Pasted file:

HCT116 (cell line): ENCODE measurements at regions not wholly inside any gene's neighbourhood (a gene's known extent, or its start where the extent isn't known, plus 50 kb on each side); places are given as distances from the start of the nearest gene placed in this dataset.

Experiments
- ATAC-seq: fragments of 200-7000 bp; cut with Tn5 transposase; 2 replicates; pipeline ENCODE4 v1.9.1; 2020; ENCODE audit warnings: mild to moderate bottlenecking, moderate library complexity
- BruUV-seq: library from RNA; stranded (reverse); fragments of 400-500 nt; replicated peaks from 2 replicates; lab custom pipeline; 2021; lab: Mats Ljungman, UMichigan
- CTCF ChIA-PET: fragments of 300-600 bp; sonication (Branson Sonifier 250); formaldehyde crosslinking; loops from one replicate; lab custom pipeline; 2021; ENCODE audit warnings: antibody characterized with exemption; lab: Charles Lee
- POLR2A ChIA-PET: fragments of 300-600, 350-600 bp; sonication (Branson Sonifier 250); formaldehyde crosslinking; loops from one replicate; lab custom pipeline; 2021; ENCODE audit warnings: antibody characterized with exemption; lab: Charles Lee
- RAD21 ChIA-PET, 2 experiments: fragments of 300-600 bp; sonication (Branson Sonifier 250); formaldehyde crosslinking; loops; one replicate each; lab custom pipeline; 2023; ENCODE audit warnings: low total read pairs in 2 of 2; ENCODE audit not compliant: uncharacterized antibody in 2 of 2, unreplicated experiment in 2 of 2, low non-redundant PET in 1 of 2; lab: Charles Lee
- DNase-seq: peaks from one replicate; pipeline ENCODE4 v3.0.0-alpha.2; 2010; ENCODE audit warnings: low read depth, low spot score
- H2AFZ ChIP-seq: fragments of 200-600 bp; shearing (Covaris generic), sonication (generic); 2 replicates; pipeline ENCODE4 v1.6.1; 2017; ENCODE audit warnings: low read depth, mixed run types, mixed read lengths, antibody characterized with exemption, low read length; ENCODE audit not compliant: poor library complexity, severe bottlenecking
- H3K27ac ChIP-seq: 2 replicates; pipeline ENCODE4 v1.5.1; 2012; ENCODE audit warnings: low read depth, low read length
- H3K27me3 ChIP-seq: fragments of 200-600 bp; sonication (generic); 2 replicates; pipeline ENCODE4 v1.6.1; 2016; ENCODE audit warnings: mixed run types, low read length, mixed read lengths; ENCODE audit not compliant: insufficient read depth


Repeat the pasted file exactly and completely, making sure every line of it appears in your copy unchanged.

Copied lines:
HCT116 (cell line): ENCODE measurements at regions not wholly inside any gene's neighbourhood (a gene's known extent, or its start where the extent isn't known, plus 50 kb on each side); places are given as distances from the start of the nearest gene placed in this dataset.

Experiments
- ATAC-seq: fragments of 200-7000 bp; cut with Tn5 transposase; 2 replicates; pipeline ENCODE4 v1.9.1; 2020; ENCODE audit warnings: mild to moderate bottlenecking, moderate library complexity
- BruUV-seq: library from RNA; stranded (reverse); fragments of 400-500 nt; replicated peaks from 2 replicates; lab custom pipeline; 2021; lab: Mats Ljungman, UMichigan
- CTCF ChIA-PET: fragments of 300-600 bp; sonication (Branson Sonifier 250); formaldehyde crosslinking; loops from one replicate; lab custom pipeline; 2021; ENCODE audit warnings: antibody characterized with exemption; lab: Charles Lee
- POLR2A ChIA-PET: fragments of 300-600, 350-600 bp; sonication (Branson Sonifier 250); formaldehyde crosslinking; loops from one replicate; lab custom pipeline; 2021; ENCODE audit warnings: antibody characterized with exemption; lab: Charles Lee
- RAD21 ChIA-PET, 2 experiments: fragments of 300-600 bp; sonication (Branson Sonifier 250); formaldehyde crosslinking; loops; one replicate each; lab custom pipeline; 2023; ENCODE audit warnings: low total read pairs in 2 of 2; ENCODE audit not compliant: uncharacterized antibody in 2 of 2, unreplicated experiment in 2 of 2, low non-redundant PET in 1 of 2; lab: Charles Lee
- DNase-seq: peaks from one replicate; pipeline ENCODE4 v3.0.0-alpha.2; 2010; ENCODE audit warnings: low read depth, low spot score
- H2AFZ ChIP-seq: fragments of 200-600 bp; shearing (Covaris generic), sonication (generic); 2 replicates; pipeline ENCODE4 v1.6.1; 2017; ENCODE audit warnings: low read depth, mixed run types, mixed read lengths, antibody characterized with exemption, low read length; ENCODE audit not compliant: poor library complexity, severe bottlenecking
- H3K27ac ChIP-seq: 2 replicates; pipeline ENCODE4 v1.5.1; 2012; ENCODE audit warnings: low read depth, low read length
- H3K27me3 ChIP-seq: fragments of 200-600 bp; sonication (generic); 2 replicates; pipeline ENCODE4 v1.6.1; 2016; ENCODE audit warnings: mixed run types, low read length, mixed read lengths; ENCODE audit not compliant: insufficient read depth